To Know or Not to Know – Which Would You Choose?
We all know that nobody lives forever, and we all know that we have an expiration date. No Mas Viva! Expirado! Tho acknowledging that this fate is inevitable and totally inescapable, it is not very worrisome for most people as it seems so abstract, so distant, so far in the future and at such an unknown time. We don’t know when; we don’t know how, so we sing, “Que sera, sera” – whatever will be, will be” – we will deal with it later.
While most of us don’t dwell on our passing, we will from time to time contemplate on how we will go out. We hope that our ending might be comfortable, quick, easy, painless, not messy, and that we will die with dignity and grace and that we will not exit life’s stage like a pathetic, whimpering coward like Jimmy Cagney in Angels With Dirty Faces, crying, “I don’t want to die! Don’t let me burn! Let go of me!” as he is marched to the electric chair. We want to go peacefully in the night, causing no unnecessary fuss. We want to go out like a champion, brave and fearless to the very end. We want to be surrounded by our dear ones – family and friends, blessing them as we take our last breath. We like to see ourselves going out like the beloved Mr. Chips in “Goodbye, Mr. Chips!”or thoughtful like Johnny Eager whose last words were, “Say, call Mae and tell her I’ll be late for dinner.”
Fast forward to a new reality: death is no longer an abstract subject, for you now know the how and the when as it sits on your doorstep. You have received the news that the cancer in your abdomen is inoperable and that you have about six months to live. No chemo, no surgery, no radiation, no magic bullet can undo the invasion of the lethal cancer cells.. This is the hand you were dealt so why waste any time thinking about “why me?” or “I could’ve, I should’ve, and I would’ve.”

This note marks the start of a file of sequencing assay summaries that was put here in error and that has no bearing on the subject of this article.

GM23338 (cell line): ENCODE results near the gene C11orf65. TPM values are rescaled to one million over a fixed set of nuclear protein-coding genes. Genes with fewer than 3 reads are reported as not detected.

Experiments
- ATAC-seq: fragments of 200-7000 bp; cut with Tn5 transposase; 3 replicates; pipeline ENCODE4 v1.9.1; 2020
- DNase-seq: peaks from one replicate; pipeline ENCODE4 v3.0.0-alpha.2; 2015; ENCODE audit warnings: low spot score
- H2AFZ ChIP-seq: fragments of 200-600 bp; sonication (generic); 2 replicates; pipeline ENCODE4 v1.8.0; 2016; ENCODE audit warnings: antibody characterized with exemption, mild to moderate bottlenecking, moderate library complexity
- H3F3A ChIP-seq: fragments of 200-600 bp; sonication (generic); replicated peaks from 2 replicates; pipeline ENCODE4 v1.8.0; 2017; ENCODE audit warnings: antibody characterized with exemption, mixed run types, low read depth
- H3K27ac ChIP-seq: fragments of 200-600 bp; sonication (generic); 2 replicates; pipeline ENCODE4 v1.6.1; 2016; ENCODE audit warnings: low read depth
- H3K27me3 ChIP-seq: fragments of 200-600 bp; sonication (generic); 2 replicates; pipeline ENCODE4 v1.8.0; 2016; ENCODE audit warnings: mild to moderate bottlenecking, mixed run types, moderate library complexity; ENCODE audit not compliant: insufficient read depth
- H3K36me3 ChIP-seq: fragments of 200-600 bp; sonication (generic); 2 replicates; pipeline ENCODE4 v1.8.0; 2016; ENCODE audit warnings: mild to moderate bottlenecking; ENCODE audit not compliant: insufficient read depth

Perhaps this news is not something to dread, however, but an opportunity to leave this earth with class. Maybe you can make some lemonade out of this lemon: you can make plans and do some things that need doing now especially since you know what your schedule is. You can take inventory, listing all the important things you hopefully still have. Do you have a caring spouse, children that love you, many dear friends near and far? Do you have a faith that has given you strength and peace in the past and will now carry you forth over the final hurdle? Do you have gratitude and thanksgiving for all the blessings you have received over your lifetime? Do you have on your list a pile up kindnesses, generosity, forgiveness, faithfulness, good works, friendliness, and love?
When you review this list, you soon realize that every thing else is wood, hay, and stubble with no eternal or memorable value. Made a lot of money? So what. Won a golf championship? Who cares. Nice cars, homes, vacations? Gone and meaningless.
But now in your final months you have a great opportunity knowing the reality of your demise. You have the privilege of knowing when and how you will leave this life giving you time to bid farewell with style, class, and meaning. You have time to thank all the people that have been a blessing to you in your life, and to apologize to the those you have offended, disappointed, and failed. You now get to tell your dear ones how much you have loved them and that you wish you only had been more there for them than you were.
You get to tell the preacher what you want the people to hear. You get to select your favorite hymns and singers. You get to choose how you want to enter eternity – urn or coffin. Best of all, you plan for a fabulous farewell celebration: flowers, music, tables of food and desserts! You can even leave a recording of your last words and tell everyone that you look forward to seeing them some day but not too soon.
But don’t put any of this off as the six months could turn out to be six weeks. Sometimes the doctors get it wrong.